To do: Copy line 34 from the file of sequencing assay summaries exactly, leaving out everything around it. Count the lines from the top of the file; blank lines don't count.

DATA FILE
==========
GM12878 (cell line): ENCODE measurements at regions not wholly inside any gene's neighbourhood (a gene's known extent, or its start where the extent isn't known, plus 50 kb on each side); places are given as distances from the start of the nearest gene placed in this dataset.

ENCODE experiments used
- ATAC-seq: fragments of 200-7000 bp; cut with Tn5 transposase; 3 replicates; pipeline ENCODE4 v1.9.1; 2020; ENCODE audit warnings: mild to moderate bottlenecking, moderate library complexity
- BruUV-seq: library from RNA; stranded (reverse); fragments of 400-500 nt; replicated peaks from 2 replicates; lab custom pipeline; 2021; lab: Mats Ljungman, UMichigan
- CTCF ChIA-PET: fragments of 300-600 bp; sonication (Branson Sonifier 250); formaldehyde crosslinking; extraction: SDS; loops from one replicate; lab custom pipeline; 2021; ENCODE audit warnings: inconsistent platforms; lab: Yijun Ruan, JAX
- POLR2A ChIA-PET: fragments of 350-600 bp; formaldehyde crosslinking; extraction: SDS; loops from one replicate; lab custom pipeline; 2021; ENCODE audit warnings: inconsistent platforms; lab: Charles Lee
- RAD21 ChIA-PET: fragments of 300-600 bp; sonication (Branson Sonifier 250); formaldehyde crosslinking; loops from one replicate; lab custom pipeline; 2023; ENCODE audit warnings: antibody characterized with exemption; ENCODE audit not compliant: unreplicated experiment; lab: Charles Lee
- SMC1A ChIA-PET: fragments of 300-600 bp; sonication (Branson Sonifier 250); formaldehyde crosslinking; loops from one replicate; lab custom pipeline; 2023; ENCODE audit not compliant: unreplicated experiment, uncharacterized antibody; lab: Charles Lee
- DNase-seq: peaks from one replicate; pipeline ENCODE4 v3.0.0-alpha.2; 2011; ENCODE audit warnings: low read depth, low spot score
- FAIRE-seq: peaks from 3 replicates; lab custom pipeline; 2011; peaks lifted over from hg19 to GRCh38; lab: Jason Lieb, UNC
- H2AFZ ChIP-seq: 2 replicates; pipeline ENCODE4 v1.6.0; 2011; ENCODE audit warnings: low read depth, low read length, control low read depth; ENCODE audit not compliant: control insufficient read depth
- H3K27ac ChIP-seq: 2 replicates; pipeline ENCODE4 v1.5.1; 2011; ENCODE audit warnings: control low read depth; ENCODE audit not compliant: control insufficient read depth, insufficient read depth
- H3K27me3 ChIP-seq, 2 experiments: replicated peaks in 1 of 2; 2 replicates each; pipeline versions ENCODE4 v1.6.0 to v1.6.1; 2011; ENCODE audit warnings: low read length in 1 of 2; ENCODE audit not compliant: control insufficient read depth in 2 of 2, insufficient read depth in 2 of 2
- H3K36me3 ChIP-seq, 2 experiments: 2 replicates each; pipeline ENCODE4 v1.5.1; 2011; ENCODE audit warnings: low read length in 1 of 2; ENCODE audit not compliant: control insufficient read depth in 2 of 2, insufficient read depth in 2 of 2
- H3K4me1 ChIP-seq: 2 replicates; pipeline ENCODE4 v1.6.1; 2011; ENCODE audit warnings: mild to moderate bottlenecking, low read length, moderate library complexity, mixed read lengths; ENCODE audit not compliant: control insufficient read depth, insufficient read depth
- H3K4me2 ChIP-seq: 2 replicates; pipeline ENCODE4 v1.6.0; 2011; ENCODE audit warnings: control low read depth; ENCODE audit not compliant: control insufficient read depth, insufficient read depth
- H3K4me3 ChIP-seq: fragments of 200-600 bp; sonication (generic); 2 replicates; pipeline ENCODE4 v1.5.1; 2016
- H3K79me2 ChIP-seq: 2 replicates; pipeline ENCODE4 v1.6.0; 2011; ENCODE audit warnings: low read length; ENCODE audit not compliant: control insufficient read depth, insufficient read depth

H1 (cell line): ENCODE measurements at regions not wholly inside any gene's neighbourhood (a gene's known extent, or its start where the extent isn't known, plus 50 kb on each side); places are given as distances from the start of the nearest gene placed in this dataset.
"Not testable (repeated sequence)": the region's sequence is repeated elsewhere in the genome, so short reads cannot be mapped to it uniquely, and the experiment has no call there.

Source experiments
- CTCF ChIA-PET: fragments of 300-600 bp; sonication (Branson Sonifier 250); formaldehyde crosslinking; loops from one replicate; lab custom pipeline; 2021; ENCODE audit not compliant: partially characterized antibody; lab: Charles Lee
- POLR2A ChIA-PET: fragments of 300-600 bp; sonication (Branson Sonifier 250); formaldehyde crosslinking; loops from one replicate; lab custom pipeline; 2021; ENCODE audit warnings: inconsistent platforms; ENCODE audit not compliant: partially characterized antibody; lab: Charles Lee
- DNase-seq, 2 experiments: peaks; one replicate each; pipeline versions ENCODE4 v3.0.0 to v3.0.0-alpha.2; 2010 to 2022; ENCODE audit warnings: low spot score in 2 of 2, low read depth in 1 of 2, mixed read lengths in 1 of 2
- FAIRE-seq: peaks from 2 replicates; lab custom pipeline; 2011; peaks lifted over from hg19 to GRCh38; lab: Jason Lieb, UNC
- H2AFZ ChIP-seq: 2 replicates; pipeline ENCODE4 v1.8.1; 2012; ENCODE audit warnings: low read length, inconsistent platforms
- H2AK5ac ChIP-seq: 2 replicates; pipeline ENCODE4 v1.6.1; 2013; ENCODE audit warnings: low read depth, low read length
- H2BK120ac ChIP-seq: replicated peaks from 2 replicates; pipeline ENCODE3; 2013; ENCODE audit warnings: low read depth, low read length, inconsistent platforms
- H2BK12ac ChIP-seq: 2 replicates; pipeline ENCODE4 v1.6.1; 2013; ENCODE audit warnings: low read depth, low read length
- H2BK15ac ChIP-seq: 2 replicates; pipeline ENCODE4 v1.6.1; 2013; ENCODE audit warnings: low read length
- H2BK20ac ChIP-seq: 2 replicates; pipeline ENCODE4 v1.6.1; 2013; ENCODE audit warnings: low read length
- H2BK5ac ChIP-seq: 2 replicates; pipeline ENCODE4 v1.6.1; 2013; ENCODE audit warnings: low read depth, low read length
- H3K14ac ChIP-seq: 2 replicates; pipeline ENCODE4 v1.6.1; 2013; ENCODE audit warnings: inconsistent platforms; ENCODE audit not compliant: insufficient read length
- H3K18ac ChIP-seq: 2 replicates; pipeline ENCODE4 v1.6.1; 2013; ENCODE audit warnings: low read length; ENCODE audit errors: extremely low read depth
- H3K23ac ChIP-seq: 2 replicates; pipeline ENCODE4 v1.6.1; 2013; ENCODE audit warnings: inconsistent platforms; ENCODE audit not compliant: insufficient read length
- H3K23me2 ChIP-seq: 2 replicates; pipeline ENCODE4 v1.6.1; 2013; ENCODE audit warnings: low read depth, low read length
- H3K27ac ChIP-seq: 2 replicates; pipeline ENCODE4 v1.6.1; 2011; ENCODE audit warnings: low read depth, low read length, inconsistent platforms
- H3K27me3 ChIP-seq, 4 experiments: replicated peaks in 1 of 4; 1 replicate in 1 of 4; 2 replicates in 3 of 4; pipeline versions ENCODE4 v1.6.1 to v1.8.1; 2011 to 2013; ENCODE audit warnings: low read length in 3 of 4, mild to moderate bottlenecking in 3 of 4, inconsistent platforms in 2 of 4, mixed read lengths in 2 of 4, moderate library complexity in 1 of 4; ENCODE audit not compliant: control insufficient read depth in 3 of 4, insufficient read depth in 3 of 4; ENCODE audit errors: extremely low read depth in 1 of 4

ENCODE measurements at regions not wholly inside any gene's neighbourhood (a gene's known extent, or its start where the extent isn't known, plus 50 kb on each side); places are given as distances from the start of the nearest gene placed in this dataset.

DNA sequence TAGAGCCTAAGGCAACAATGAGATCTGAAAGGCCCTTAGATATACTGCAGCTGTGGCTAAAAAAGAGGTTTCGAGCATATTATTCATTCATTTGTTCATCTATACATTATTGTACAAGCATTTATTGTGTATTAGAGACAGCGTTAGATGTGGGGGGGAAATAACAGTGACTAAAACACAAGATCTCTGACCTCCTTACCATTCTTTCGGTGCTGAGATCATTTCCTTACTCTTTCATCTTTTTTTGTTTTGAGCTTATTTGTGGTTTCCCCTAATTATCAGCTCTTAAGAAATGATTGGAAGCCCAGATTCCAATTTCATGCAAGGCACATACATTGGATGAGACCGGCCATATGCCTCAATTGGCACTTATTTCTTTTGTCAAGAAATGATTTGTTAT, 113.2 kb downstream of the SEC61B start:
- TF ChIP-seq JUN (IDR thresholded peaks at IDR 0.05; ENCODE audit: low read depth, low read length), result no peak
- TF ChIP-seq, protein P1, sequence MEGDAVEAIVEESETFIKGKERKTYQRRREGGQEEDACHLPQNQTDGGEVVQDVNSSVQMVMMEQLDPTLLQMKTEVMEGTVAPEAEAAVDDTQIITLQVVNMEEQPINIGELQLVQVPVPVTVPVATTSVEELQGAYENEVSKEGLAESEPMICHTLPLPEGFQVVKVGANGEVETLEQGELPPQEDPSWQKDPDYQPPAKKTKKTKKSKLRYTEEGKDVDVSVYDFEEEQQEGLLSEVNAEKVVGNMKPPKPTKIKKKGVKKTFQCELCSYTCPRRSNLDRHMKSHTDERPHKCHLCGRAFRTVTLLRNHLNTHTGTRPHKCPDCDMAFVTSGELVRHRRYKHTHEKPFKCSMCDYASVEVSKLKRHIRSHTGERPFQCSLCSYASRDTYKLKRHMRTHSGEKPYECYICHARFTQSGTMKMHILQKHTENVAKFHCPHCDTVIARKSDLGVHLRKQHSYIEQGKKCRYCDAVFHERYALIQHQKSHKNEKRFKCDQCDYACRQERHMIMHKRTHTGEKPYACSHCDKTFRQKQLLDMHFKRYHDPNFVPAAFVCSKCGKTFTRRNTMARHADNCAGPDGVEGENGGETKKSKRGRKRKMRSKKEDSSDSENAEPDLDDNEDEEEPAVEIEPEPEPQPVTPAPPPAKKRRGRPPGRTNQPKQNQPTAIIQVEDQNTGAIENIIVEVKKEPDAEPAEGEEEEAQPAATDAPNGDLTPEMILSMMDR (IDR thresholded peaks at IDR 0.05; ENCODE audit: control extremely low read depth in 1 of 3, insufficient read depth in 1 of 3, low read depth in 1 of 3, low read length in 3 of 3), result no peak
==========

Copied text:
- H3K18ac ChIP-seq: 2 replicates; pipeline ENCODE4 v1.6.1; 2013; ENCODE audit warnings: low read length; ENCODE audit errors: extremely low read depth